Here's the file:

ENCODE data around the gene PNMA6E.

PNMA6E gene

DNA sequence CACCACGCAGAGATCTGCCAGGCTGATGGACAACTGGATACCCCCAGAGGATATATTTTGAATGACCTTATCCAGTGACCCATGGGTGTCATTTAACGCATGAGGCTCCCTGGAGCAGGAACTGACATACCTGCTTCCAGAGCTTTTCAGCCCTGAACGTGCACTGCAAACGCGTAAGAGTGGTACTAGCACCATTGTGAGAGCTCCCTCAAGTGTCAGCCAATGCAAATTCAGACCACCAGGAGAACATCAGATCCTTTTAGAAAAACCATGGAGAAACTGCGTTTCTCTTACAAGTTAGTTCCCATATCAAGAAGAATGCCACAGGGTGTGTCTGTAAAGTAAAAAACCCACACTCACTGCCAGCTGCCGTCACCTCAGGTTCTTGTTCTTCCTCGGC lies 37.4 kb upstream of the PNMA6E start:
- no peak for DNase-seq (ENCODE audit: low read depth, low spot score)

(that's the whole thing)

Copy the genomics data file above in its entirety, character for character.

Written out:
ENCODE data around the gene PNMA6E.

PNMA6E gene

DNA sequence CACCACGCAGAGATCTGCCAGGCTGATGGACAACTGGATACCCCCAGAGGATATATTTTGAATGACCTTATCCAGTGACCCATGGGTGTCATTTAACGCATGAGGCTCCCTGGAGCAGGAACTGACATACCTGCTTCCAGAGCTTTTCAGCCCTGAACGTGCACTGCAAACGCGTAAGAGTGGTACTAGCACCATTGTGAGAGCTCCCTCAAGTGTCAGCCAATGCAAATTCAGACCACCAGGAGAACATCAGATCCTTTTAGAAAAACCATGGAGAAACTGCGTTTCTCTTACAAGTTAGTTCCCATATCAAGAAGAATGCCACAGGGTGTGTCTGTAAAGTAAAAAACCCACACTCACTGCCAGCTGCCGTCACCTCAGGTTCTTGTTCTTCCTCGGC lies 37.4 kb upstream of the PNMA6E start:
- no peak for DNase-seq (ENCODE audit: low read depth, low spot score)